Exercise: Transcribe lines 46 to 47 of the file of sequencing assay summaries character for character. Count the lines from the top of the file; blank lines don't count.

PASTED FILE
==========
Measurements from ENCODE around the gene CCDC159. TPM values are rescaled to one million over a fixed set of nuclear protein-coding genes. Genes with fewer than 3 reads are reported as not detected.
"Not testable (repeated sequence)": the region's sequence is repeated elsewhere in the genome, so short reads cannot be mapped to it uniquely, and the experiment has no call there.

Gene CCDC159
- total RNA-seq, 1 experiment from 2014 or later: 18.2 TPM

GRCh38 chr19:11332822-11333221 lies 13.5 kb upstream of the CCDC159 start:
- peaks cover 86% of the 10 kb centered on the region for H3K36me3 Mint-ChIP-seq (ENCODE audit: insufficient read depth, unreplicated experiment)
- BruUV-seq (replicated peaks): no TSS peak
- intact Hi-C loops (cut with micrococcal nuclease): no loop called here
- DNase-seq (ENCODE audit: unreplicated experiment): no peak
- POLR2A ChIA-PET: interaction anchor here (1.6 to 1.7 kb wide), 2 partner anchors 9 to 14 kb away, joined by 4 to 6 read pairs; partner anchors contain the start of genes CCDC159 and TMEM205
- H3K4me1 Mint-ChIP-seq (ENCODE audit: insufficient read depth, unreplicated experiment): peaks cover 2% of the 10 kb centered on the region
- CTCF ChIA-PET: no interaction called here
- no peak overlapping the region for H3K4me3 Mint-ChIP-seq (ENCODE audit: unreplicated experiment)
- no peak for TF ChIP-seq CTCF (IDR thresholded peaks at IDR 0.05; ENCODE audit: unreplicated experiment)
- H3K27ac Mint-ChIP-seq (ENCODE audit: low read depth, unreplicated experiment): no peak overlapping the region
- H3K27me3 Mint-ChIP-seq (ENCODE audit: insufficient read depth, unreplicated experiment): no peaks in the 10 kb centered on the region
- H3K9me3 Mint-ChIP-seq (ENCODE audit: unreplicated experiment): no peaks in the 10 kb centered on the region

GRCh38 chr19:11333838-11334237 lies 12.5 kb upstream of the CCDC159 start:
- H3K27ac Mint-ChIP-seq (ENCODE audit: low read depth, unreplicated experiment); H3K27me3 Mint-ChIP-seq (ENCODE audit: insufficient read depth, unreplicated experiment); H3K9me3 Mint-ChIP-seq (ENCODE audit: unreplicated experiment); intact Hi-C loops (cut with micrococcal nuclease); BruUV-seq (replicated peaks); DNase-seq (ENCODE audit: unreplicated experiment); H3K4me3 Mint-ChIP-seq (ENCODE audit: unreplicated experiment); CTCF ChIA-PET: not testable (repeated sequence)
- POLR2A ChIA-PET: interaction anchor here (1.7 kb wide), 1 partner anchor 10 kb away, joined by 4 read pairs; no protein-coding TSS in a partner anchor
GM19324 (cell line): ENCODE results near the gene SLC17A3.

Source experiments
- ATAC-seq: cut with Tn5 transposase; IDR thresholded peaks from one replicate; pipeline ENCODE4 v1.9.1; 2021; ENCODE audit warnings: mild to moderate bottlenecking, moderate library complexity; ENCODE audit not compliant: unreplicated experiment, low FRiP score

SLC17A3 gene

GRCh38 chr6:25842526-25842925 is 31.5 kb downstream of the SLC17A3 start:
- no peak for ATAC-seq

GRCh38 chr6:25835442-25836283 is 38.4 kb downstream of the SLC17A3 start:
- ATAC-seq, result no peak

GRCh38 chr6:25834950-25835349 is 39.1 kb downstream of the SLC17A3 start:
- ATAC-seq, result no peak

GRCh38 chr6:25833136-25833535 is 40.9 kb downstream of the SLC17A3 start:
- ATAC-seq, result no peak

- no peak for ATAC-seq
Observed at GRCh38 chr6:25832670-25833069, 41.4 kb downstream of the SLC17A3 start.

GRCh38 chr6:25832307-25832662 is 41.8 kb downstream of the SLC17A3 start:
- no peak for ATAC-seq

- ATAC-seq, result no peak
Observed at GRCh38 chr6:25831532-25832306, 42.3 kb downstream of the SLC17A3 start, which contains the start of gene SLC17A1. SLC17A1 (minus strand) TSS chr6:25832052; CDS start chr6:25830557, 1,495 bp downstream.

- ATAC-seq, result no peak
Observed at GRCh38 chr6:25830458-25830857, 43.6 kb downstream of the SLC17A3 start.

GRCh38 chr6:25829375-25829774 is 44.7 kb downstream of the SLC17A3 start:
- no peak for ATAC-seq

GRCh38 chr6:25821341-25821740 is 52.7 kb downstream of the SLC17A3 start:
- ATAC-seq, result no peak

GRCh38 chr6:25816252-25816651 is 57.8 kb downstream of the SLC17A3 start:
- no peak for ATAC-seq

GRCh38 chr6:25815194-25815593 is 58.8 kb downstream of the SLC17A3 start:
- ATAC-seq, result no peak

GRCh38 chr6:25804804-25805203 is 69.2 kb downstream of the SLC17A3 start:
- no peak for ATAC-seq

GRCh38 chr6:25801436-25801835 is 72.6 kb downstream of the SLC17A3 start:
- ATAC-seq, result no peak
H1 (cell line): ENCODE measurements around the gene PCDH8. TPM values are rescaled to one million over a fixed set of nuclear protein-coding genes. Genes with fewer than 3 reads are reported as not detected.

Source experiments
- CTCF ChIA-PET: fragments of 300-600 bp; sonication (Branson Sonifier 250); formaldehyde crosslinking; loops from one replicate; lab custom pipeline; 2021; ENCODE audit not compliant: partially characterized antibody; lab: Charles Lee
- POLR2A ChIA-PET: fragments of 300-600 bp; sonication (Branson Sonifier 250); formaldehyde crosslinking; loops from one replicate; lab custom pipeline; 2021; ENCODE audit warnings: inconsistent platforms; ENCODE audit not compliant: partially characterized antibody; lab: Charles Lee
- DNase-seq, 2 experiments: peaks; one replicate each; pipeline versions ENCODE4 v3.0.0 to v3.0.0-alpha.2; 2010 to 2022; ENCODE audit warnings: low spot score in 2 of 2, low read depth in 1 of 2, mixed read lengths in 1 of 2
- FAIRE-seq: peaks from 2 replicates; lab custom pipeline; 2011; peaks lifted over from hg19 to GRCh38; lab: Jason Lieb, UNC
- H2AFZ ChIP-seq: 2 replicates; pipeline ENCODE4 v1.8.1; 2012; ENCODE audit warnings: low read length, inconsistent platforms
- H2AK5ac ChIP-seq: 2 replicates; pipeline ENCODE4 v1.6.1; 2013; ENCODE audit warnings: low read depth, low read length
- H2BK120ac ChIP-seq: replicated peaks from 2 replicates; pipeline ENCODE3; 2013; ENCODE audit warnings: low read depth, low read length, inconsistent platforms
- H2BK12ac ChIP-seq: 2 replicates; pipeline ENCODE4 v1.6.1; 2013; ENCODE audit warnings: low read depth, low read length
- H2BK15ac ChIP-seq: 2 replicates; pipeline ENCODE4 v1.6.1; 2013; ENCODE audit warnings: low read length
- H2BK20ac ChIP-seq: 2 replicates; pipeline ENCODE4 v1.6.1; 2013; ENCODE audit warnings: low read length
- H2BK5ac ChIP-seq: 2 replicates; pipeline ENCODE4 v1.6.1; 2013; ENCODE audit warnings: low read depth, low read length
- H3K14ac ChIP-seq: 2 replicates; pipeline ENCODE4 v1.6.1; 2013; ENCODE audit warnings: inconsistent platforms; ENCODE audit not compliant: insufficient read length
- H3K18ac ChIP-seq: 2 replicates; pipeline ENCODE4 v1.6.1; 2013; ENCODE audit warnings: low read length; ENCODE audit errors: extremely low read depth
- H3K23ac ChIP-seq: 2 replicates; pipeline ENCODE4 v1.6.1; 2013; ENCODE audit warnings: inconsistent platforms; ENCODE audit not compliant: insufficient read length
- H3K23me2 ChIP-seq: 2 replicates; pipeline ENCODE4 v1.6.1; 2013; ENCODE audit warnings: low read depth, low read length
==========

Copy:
- no peak for ATAC-seq

GRCh38 chr6:25815194-25815593 is 58.8 kb downstream of the SLC17A3 start: